• Antutu: 206,010
  • Geekbench 4 CPU: 4,231 single-core; 9,877 multi-core

The Antutu score is slightly less than what we’ve seen on our iPhone 8 and 8 Plus, which received respective scores of 214,492, and 222,462. It’s still higher than any other Android smartphone we’ve tested. The Google Pixel 2, for example, scored 146,876, and the Samsung Galaxy Note 8 received 167,946. Geekbench scores were nearly identical against the iPhone 8 and 8 Plus, but it absolutely eclipsed the Android competition. That’s not to say those Android phones are slow: They’re incredibly high-performing phones that do the job well. The iPhone X, though, executes things a little better.

The iPhone X also introduces a new way to interact and navigate with iOS. If you noticed, we didn’t mention a home button earlier — it’s officially no more. What replaces it? Gestures. Access the Control Center by sliding down from the top right shoulder, and pull down the Notification Center from the center notch area. If you’re in an app, you’ll see an elongated bar at the bottom: Swipe it up to go back to the home screen.

If you swipe it up and pause, you will see all your previous apps for some quick multitasking. You can also switch between apps by sliding your finger from the bottom left to the bottom right, kind of like drawing an upside down U. All the animations are beautiful and responsive, and it’s fun to execute largely because it’s so new. We’ve fully acclimated to the new gestures after more than a month of use. Our main gripe, however, is accessing the Control Center. We constantly find ourselves opening it when intending to open the Notification Center, especially when using the phone one-handed.

Hardware actions are also different. Trying to quietly activate Siri? Just tap and hold the lock button. Taking a screenshot is easy too — tap the lock and volume up buttons at the same time. You’ll even get the option to mark the screenshot up. You can press and hold the lock and volume down button to turn off the iPhone, or to access SOS emergency services, and double-tapping the lock button brings up Apple Pay.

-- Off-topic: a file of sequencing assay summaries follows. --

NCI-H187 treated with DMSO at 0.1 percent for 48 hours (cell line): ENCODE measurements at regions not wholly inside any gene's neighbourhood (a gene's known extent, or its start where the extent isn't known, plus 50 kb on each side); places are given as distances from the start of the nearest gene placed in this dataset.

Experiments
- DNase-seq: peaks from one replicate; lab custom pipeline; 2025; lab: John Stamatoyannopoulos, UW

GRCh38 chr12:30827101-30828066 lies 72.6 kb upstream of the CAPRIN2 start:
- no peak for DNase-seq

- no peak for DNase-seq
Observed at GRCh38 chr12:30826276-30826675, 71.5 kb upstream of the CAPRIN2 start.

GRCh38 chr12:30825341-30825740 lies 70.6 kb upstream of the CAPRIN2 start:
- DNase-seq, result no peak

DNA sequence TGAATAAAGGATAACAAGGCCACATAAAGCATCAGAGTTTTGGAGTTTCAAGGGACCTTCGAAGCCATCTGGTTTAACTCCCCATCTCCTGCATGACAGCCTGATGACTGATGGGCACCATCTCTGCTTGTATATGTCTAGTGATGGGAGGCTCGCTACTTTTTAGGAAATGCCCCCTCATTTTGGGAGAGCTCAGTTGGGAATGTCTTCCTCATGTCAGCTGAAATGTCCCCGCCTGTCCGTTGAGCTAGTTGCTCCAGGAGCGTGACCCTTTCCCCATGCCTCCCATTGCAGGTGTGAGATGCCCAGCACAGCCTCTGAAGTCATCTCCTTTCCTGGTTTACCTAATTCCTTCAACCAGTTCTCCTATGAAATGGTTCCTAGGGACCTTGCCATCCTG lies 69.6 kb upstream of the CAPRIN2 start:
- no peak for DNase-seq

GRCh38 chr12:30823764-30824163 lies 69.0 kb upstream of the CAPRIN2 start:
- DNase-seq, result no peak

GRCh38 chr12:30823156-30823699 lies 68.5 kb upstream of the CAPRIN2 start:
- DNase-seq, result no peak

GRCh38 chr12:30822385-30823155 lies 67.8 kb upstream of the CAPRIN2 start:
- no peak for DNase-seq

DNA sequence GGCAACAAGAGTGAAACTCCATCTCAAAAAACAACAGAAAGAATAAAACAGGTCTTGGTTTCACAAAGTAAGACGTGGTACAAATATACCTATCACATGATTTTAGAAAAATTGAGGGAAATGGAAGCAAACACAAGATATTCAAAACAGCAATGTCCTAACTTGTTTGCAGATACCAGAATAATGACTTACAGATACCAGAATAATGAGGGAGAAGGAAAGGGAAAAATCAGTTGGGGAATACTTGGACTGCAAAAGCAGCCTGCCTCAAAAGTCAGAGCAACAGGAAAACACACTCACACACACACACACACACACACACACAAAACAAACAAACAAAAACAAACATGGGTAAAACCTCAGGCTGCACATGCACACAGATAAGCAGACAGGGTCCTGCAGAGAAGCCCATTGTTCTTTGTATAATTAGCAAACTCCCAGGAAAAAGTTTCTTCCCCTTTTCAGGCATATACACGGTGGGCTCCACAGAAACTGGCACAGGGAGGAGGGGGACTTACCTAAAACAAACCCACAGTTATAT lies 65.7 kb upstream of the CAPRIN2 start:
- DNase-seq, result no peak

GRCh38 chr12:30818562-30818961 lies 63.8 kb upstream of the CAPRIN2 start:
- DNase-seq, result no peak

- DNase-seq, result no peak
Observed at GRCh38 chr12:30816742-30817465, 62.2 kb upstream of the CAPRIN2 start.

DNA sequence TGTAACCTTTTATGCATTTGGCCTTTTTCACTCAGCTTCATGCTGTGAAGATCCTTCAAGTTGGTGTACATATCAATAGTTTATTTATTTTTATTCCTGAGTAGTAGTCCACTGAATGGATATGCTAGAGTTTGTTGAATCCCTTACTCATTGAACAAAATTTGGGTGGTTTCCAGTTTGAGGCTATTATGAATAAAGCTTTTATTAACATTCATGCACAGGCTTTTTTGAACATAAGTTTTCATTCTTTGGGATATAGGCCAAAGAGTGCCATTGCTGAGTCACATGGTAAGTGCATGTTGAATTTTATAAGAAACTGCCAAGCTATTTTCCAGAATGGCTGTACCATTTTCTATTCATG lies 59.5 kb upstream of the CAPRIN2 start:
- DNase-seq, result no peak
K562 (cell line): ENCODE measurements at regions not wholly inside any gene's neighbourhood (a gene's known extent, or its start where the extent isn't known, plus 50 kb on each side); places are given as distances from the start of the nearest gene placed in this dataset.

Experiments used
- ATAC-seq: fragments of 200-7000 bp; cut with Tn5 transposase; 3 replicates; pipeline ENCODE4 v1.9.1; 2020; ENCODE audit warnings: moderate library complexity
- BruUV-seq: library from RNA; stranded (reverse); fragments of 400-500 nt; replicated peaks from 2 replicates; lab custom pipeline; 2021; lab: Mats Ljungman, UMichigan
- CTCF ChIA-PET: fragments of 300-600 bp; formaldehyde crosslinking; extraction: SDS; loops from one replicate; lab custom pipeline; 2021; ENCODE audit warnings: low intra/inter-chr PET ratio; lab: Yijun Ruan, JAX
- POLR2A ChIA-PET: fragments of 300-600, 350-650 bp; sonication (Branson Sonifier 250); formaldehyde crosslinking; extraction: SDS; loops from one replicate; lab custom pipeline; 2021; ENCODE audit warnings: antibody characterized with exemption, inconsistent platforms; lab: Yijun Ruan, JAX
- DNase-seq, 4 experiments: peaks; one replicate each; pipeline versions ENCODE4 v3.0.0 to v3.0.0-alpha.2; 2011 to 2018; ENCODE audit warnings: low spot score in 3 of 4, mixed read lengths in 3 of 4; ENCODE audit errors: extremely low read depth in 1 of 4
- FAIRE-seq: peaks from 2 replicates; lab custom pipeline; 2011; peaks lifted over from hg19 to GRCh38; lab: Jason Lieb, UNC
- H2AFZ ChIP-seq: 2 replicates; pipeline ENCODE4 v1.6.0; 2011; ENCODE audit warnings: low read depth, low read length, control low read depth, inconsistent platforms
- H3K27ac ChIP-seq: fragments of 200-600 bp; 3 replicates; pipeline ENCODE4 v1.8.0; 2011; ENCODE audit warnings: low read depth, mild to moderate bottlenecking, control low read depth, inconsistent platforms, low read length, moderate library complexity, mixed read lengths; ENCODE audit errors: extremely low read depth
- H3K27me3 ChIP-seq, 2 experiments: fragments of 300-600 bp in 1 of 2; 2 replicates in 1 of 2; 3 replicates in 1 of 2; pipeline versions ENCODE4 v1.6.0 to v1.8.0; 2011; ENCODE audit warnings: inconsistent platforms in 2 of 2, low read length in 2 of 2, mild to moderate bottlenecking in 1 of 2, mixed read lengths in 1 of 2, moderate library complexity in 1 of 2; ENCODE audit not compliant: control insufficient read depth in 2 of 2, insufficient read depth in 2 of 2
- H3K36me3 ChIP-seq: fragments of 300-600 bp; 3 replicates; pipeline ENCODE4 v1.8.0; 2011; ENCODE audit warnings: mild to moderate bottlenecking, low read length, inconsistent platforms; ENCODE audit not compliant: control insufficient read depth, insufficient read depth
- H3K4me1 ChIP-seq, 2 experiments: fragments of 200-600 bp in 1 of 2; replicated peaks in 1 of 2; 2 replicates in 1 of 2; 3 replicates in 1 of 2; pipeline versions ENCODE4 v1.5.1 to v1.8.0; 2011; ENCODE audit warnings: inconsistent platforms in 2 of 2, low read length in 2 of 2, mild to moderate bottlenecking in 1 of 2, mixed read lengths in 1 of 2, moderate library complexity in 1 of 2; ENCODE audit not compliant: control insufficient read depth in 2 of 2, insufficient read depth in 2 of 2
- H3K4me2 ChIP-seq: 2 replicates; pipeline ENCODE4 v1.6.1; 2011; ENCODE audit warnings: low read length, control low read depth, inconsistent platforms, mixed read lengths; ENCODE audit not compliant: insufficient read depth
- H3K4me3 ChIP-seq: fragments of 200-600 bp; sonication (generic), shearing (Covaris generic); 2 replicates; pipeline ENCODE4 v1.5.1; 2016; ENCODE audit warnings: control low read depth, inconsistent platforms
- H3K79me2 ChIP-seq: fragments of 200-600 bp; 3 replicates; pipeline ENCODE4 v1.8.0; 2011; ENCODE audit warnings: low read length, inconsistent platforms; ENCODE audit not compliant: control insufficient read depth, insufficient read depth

These gesture-based interactions are a thoughtful way of navigating the home button-less iPhone X. The animations are slick, fluid, and futuristic. iOS 11 also brings a whole lot more customization, such as the redesigned Control Center, and you can check out our in-depth iOS 11 review to see what’s new.

Face ID and Animojis

Face ID is the hallmark of the iPhone X, and a huge gamble for Apple, since it completely replaces Touch ID. Instead of swiping a fingerprint, just look at your phone, and it unlocks.

In our initial review, we didn’t think it worked well and found it slower to be Touch ID. It has since improved greatly, and Apple told us there’s a quicker way to use Face ID. Rather than raising the phone, waiting for the padlock to unlock, and then swiping up to go to the home screen, simply swipe up the lock screen when you want to go to your home screen. You’ll see a quick Face ID animation — if it recognizes you — and voila, you’re through.

Comparing it with Touch ID on an iPhone 8, we noted the fingerprint sensor is ever-so-slightly faster, but the difference is quite small. Face ID is fast. There are still moments when Face ID would not recognize us, but these have been getting less and less frequent. Apple said Face ID gets better over time because it’s continually updating its model of you, which is why it recommends to never reset your Face ID profile.

It works incredibly well in the dark, which is surprising, but you’ll always want to make sure you aim the front camera towards your face. It can get a little tricky with certain angles, and so it’s likely better to use a pass code when it’s lying flat on a desk. You can always tap the screen to have it light up.Face ID

Face ID still feels like a work in progress at times. It’s something we still actively think about when using the iPhone X, though this may subside the more we get used to using our face to unlock our phone. Despite this, we still like it over Touch ID. It’s convenient — you don’t need to take your gloves off to access your phone in the winter.

Since Face ID is replacing Touch ID, you may run into some odd issues getting it to work in lieu of a fingerprint sensor.  For example, with our  Discover banking app, it initially asked us to sign in, and the app’s respective settings only made note of activating Touch ID. After enabling it, closing the app, and re-opening it, we got a message indicating the app “was designed to support Touch ID. It has not been updated for Face ID.” It still gave us the option to use Face ID, and we were able to quickly jump into these apps securely with just our face. Most of our apps that required a pin entry or password were able to use Face ID effortlessly, and this is because Apple said Face ID uses the same framework as Touch ID.